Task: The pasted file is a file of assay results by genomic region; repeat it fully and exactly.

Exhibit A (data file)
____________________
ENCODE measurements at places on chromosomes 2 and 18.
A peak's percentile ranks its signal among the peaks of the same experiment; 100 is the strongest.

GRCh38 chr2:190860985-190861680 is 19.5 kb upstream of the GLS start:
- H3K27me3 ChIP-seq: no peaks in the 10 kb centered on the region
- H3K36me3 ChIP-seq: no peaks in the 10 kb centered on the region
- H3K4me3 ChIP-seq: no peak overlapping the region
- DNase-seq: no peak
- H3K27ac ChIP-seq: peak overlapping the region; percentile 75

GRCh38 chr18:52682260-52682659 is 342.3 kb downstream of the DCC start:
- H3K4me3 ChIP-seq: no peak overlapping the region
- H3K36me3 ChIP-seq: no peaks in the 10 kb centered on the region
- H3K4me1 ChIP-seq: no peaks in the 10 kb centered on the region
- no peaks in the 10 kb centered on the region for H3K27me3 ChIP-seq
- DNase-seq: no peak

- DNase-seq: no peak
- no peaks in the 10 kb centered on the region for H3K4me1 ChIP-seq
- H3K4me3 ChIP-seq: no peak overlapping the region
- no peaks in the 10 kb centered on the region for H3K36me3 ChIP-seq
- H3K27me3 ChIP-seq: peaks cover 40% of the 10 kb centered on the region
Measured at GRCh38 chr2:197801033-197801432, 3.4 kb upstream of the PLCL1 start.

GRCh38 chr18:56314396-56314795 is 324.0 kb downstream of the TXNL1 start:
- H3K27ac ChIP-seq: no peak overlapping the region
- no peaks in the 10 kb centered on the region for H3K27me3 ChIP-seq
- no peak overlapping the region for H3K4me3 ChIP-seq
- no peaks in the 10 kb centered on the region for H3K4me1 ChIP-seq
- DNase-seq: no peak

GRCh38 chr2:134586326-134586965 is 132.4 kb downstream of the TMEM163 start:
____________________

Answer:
ENCODE measurements at places on chromosomes 2 and 18.
A peak's percentile ranks its signal among the peaks of the same experiment; 100 is the strongest.

GRCh38 chr2:190860985-190861680 is 19.5 kb upstream of the GLS start:
- H3K27me3 ChIP-seq: no peaks in the 10 kb centered on the region
- H3K36me3 ChIP-seq: no peaks in the 10 kb centered on the region
- H3K4me3 ChIP-seq: no peak overlapping the region
- DNase-seq: no peak
- H3K27ac ChIP-seq: peak overlapping the region; percentile 75

GRCh38 chr18:52682260-52682659 is 342.3 kb downstream of the DCC start:
- H3K4me3 ChIP-seq: no peak overlapping the region
- H3K36me3 ChIP-seq: no peaks in the 10 kb centered on the region
- H3K4me1 ChIP-seq: no peaks in the 10 kb centered on the region
- no peaks in the 10 kb centered on the region for H3K27me3 ChIP-seq
- DNase-seq: no peak

- DNase-seq: no peak
- no peaks in the 10 kb centered on the region for H3K4me1 ChIP-seq
- H3K4me3 ChIP-seq: no peak overlapping the region
- no peaks in the 10 kb centered on the region for H3K36me3 ChIP-seq
- H3K27me3 ChIP-seq: peaks cover 40% of the 10 kb centered on the region
Measured at GRCh38 chr2:197801033-197801432, 3.4 kb upstream of the PLCL1 start.

GRCh38 chr18:56314396-56314795 is 324.0 kb downstream of the TXNL1 start:
- H3K27ac ChIP-seq: no peak overlapping the region
- no peaks in the 10 kb centered on the region for H3K27me3 ChIP-seq
- no peak overlapping the region for H3K4me3 ChIP-seq
- no peaks in the 10 kb centered on the region for H3K4me1 ChIP-seq
- DNase-seq: no peak

GRCh38 chr2:134586326-134586965 is 132.4 kb downstream of the TMEM163 start: